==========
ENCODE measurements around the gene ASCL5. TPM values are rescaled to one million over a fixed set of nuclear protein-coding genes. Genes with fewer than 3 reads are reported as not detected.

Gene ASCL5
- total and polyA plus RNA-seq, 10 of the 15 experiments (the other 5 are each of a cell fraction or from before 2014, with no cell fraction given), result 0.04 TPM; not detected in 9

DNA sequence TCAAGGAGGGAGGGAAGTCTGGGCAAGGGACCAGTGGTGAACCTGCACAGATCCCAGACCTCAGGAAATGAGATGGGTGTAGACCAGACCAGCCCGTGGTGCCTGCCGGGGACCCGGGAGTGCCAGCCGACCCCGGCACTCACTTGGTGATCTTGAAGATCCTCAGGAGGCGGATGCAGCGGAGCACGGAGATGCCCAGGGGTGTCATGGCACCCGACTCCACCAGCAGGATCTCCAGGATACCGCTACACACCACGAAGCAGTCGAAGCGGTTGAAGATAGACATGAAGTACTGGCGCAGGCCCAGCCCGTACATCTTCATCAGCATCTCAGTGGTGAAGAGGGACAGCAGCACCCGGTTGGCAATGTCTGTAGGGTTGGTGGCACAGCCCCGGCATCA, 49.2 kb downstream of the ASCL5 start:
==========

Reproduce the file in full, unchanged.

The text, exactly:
ENCODE measurements around the gene ASCL5. TPM values are rescaled to one million over a fixed set of nuclear protein-coding genes. Genes with fewer than 3 reads are reported as not detected.

Gene ASCL5
- total and polyA plus RNA-seq, 10 of the 15 experiments (the other 5 are each of a cell fraction or from before 2014, with no cell fraction given), result 0.04 TPM; not detected in 9

DNA sequence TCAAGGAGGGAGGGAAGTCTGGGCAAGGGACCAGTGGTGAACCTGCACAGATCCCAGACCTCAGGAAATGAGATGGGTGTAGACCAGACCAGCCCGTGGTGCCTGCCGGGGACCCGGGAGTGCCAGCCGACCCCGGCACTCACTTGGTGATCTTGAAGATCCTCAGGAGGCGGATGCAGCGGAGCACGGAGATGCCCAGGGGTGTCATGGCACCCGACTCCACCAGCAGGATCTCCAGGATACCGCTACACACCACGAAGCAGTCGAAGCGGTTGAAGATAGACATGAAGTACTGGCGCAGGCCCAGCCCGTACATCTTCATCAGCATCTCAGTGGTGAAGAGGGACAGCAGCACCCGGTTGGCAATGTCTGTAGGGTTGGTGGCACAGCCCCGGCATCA, 49.2 kb downstream of the ASCL5 start: